News

CNBC’s Powerpitch: Tank to table

CNBC | Posted: 11/04/2015

This start-up is giving new meaning to having a green thumb. But you need a fish tank.

“We’ve designed the Grove Ecosystem, an intelligent indoor gardening appliance about the size of a bookshelf,” said Grove co-founder Gabe Blanchet. “The ecosystem uses aquaponics, which is where fish and plants live together in symbiosis to grow delicious organic food.”

Greek roots

Grove started in an unlikely setting — a frat house.

Blanchet’s Sigma Chi fraternity brother at MIT, Jamie Byron, built an aquaponics system by fastening PVC piping together. He then created a setup where the nitrogen rich fish poop fertilized the plants, while in turn the plants cleaned the water for the fish. Blanchet said he admitted being skeptical, but soon enough they had leafy greens, peppers, cucumbers, even tomatoes trellising up the side of the unit.

The duo got 50 early adopters in the Boston area to test their first aquaponics system. Feedback from this first run led to their latest version. The unit stands about 3 feet wide and has an adjustable height of 4.5 to 6 feet. It includes a fish tank, two growing areas, plus an area for supplies. According to the website, the unit is two times more productive per square foot than outdoor gardening.

“Growing your own food in your home is going to be an industry that we’re helping to spawn here.”
-Gabe Blanchet, Grove co-founder & CEO

Grove also has a free mobile app that guides users through the growing process, lets them purchase supplies and even control features such as water and light levels.
Growing Grove

Blanchet said a limited set of new units will be available on Grove’s Kickstarter campaign at $2,700, a 40 percent discount off the expected retail price of $4,500. On top of the initial cost, users will have to then purchase supplies. Blanchet estimates that to be as much as $20 per month for fish, seeds, nutrients, etc.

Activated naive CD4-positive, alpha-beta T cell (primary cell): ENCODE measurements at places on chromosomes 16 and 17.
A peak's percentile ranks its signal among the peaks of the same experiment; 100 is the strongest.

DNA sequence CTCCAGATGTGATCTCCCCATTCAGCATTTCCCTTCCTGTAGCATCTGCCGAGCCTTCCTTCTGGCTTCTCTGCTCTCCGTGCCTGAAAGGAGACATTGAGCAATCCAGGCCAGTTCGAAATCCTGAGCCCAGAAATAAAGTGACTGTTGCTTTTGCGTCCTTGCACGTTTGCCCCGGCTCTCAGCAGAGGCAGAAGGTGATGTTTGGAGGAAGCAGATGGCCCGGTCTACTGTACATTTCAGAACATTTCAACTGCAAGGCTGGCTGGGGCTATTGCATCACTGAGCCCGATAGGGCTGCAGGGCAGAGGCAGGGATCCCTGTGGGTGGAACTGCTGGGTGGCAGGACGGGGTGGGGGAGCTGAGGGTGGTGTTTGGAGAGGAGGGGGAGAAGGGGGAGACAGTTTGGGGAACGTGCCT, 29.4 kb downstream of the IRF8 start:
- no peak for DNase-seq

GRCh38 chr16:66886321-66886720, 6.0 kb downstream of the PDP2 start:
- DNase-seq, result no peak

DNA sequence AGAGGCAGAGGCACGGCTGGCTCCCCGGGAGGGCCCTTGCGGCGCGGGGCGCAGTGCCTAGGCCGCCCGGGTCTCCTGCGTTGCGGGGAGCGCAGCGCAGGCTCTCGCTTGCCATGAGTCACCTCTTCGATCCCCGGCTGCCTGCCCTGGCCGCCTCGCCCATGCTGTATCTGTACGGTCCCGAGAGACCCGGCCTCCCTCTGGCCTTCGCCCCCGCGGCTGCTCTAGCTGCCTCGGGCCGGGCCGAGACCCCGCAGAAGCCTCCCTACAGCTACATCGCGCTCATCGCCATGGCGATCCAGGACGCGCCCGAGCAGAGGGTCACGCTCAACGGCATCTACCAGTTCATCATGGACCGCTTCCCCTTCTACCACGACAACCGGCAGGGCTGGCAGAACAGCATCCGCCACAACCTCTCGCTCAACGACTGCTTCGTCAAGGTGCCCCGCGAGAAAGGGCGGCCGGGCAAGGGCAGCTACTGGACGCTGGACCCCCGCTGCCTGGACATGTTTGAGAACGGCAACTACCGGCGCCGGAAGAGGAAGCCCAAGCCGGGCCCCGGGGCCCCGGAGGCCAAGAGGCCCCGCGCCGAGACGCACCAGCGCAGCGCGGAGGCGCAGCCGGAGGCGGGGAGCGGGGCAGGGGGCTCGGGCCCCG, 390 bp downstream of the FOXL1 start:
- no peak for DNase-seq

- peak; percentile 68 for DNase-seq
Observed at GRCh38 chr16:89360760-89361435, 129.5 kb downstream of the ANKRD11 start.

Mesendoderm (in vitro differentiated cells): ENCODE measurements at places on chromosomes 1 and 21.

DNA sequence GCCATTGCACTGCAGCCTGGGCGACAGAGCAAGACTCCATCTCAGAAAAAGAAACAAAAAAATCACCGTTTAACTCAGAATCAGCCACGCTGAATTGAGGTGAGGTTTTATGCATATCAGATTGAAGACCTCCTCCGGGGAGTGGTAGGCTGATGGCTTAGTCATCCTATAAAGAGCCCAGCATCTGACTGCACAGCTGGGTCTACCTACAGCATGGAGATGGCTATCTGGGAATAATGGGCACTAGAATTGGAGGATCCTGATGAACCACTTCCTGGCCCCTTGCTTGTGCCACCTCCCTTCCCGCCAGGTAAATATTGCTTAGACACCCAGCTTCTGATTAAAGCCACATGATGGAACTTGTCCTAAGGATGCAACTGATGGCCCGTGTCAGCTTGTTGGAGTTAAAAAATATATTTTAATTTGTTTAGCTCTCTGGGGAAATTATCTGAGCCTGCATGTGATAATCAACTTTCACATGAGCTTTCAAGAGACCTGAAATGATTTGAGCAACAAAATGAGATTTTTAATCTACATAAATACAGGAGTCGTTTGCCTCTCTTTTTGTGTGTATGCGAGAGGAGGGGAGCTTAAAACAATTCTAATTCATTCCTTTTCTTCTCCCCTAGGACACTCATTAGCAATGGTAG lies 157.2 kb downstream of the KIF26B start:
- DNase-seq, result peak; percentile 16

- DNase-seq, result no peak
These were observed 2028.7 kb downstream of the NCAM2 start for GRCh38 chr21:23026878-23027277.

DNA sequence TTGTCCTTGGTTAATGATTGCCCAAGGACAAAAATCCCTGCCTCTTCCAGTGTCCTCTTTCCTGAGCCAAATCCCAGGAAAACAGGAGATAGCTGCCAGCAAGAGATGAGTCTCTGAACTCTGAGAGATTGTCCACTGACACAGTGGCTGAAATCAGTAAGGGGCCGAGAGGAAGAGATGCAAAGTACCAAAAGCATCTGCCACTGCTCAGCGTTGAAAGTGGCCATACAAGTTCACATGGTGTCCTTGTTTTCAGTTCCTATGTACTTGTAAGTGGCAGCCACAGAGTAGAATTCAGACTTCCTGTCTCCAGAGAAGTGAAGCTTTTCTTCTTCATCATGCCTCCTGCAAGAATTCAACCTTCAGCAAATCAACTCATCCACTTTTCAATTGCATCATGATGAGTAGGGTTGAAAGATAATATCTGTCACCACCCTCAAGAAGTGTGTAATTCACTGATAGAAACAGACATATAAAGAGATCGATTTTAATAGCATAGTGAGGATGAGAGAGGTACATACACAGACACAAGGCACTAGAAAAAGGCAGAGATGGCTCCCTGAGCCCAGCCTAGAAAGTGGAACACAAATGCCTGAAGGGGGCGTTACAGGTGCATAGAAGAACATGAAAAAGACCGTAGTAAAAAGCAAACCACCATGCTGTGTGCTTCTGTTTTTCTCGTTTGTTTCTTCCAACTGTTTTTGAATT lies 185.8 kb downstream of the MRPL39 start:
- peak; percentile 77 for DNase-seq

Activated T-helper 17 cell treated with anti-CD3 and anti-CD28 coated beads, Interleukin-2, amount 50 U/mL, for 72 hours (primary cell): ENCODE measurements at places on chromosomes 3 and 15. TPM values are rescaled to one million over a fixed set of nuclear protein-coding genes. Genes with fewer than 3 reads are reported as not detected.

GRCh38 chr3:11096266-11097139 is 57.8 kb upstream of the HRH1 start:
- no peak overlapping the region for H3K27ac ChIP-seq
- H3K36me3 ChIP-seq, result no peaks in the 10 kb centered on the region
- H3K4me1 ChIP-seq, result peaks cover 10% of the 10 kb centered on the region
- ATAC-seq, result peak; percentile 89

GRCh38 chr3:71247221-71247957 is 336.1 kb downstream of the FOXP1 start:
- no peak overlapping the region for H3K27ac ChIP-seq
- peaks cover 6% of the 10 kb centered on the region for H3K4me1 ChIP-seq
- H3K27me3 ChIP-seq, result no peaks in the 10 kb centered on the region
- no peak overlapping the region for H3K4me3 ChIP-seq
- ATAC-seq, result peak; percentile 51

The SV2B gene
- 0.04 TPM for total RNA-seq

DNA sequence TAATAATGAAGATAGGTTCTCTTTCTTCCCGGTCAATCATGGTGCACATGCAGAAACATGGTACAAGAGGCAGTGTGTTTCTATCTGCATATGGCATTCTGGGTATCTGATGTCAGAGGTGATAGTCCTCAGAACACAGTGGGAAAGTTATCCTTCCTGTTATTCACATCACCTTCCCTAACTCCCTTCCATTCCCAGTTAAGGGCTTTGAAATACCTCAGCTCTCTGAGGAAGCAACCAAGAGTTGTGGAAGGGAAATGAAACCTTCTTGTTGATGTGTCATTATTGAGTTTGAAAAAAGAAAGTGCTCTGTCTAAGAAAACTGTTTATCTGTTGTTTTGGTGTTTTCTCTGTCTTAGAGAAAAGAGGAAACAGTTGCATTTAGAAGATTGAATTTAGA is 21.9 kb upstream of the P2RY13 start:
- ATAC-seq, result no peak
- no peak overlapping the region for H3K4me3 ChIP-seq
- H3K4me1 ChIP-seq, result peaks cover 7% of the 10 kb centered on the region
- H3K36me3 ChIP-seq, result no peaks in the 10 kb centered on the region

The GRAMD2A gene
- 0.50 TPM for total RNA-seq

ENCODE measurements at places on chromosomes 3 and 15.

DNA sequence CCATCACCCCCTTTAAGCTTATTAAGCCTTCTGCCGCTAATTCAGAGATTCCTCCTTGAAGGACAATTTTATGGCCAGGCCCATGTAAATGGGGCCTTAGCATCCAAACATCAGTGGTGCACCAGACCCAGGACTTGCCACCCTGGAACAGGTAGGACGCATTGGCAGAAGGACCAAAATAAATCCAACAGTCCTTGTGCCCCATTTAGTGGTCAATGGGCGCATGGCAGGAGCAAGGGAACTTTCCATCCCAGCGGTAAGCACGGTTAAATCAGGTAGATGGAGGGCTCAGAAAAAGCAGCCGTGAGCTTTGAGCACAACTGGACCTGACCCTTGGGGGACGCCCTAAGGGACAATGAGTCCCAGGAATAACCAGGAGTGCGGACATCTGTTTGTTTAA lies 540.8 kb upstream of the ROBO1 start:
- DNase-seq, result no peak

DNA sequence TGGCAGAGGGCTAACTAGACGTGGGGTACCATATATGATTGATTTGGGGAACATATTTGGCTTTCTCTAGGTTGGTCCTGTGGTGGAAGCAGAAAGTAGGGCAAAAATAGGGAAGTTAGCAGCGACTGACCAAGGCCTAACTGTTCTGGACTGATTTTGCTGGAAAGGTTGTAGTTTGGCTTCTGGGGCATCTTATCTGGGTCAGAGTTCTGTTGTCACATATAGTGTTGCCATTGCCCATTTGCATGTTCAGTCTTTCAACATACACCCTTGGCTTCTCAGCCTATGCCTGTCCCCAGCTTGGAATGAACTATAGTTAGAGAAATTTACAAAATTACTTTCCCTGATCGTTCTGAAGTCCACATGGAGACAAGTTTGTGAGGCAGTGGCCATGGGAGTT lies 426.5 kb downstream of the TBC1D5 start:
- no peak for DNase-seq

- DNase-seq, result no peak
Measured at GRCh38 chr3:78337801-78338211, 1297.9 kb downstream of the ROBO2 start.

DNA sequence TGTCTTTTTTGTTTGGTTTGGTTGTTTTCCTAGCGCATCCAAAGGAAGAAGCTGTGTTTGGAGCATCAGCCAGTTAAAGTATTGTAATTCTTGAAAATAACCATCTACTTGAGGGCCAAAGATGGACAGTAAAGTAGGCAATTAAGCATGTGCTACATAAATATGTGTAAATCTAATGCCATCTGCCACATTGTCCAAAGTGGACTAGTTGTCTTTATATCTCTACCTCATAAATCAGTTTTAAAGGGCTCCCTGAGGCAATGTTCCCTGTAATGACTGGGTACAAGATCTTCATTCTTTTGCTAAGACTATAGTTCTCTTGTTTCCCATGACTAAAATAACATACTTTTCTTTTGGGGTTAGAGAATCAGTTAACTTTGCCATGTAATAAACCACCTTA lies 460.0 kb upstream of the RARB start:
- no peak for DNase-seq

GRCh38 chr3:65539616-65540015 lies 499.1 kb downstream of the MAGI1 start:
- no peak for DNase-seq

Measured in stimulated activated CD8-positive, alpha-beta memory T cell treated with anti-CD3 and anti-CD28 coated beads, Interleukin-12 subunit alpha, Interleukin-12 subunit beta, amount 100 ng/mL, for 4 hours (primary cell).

New York Angels board member Alicia Syrett said while she is excited about the indoor gardening space, she had concerns about the cost noting there are other more affordable options on the market. For instance, Back to the Roots Water Garden which can fit on your kitchen counter, is available starting at $60. ECO-Cycle Aquaponics Kit, designed to sit on an existing 12-24 inch aquarium, retails for as low as $245.

“I think what we’ve done is build a lot of technology that will make our system more delightful to use over the long term,” Blanchet said. “One of the other main differences is that our system is much larger and you can grow a significant amount of food for you and your family.”

According to the Blanchet, the units are made from sustainable bamboo wood, use the most efficient LED lighting, and are made in the USA. “We treat our Massachusetts-based manufacturing and assembly team with the wages and respect they deserve instead of contracting out to the lowest bidder,” Blanchet told CNBC.

Venture capitalist Will Rosensweig, dean and executive director of The Food Business School at the Culinary Institute of America, said finding customers beyond the early adopters could pose a challenge for Grove. But Blanchet said Grove is cultivating a brand new trend. “Growing your own food in your home is going to be an industry that we’re helping to spawn here. When that happens, real estate developers, interior designers, architects will design these right into kitchens.”

So far the company has raised $2.15 million from Galvanize Ventures, Gary Vaynerchuk, Upfront Ventures and Tim Ferriss.

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Press Release